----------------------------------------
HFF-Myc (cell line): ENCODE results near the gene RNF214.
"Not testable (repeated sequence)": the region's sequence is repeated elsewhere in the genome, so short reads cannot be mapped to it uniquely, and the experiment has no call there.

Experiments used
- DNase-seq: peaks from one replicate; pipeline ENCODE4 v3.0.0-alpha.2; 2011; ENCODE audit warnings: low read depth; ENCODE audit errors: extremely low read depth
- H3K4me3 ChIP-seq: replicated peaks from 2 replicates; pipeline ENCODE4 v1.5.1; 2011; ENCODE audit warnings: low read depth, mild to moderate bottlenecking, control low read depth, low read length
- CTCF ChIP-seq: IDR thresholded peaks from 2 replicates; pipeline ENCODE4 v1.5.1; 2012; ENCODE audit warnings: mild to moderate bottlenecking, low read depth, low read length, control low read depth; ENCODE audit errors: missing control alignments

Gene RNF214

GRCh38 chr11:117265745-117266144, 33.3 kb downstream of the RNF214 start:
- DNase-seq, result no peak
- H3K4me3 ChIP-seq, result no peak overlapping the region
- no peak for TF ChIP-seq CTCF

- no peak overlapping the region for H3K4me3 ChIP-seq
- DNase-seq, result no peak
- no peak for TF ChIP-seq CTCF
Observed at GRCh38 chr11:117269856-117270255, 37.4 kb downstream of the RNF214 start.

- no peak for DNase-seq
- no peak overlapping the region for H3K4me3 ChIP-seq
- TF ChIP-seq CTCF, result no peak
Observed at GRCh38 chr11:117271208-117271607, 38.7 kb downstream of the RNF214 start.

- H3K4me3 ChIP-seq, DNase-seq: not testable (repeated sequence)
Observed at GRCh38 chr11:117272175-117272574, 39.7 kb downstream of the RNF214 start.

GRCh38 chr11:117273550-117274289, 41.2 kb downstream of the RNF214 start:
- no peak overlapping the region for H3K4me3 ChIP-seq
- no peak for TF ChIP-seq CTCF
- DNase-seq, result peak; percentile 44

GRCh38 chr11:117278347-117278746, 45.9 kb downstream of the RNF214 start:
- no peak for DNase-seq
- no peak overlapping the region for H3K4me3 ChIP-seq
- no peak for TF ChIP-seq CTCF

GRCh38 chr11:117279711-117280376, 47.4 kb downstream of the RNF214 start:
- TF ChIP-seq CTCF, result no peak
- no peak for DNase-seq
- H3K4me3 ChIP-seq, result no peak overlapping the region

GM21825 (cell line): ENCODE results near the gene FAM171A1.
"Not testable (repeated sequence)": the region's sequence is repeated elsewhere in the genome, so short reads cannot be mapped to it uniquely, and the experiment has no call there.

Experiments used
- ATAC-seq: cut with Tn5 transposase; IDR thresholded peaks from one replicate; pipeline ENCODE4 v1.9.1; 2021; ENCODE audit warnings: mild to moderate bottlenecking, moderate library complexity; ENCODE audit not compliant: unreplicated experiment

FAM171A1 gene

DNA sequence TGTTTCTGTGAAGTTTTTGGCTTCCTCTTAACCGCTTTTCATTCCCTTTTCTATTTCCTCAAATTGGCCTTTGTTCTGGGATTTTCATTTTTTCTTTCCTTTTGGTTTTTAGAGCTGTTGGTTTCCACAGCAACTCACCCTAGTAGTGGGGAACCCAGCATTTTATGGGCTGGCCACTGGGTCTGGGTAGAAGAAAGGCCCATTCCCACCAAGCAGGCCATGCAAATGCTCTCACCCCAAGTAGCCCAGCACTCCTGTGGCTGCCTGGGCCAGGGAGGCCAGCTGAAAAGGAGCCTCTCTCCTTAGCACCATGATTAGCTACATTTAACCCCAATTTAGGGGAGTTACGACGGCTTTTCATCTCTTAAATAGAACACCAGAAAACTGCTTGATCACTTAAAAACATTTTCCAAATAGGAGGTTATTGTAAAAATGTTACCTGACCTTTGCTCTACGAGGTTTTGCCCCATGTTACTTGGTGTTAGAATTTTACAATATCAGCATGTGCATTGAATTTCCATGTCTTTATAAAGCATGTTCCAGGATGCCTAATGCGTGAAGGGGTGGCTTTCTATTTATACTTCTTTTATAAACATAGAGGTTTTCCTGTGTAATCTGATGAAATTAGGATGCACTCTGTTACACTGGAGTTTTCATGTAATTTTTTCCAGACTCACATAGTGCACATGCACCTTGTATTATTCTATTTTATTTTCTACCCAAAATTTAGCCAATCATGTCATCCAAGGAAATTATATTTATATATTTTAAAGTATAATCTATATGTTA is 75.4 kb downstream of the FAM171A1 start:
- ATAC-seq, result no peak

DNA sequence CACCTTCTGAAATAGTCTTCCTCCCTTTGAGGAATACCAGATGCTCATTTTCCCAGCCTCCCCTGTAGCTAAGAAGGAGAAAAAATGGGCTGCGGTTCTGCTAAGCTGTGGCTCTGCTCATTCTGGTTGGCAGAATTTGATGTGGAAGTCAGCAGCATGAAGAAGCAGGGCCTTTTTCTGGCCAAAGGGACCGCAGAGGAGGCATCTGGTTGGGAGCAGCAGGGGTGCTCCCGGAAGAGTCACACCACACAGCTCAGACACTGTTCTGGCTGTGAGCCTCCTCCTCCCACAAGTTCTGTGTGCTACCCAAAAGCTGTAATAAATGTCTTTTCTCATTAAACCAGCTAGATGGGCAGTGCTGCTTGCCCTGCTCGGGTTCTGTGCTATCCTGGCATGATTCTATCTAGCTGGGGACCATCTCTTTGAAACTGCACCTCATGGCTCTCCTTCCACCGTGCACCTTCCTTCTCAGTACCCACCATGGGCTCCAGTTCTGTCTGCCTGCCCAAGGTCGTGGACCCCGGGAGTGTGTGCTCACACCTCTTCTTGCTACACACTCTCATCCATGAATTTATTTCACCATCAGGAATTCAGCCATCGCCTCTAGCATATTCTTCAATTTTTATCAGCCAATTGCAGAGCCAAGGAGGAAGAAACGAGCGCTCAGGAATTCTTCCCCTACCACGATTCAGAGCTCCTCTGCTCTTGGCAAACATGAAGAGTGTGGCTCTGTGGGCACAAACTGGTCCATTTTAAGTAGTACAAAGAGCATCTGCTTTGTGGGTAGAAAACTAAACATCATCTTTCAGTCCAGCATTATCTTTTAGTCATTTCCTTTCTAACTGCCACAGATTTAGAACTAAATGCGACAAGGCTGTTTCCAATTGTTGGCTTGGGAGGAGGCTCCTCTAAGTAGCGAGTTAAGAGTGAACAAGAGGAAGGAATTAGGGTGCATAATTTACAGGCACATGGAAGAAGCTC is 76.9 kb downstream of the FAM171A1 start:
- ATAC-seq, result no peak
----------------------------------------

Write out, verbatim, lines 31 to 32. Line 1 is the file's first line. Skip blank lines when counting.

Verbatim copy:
- TF ChIP-seq CTCF, result no peak
- no peak for DNase-seq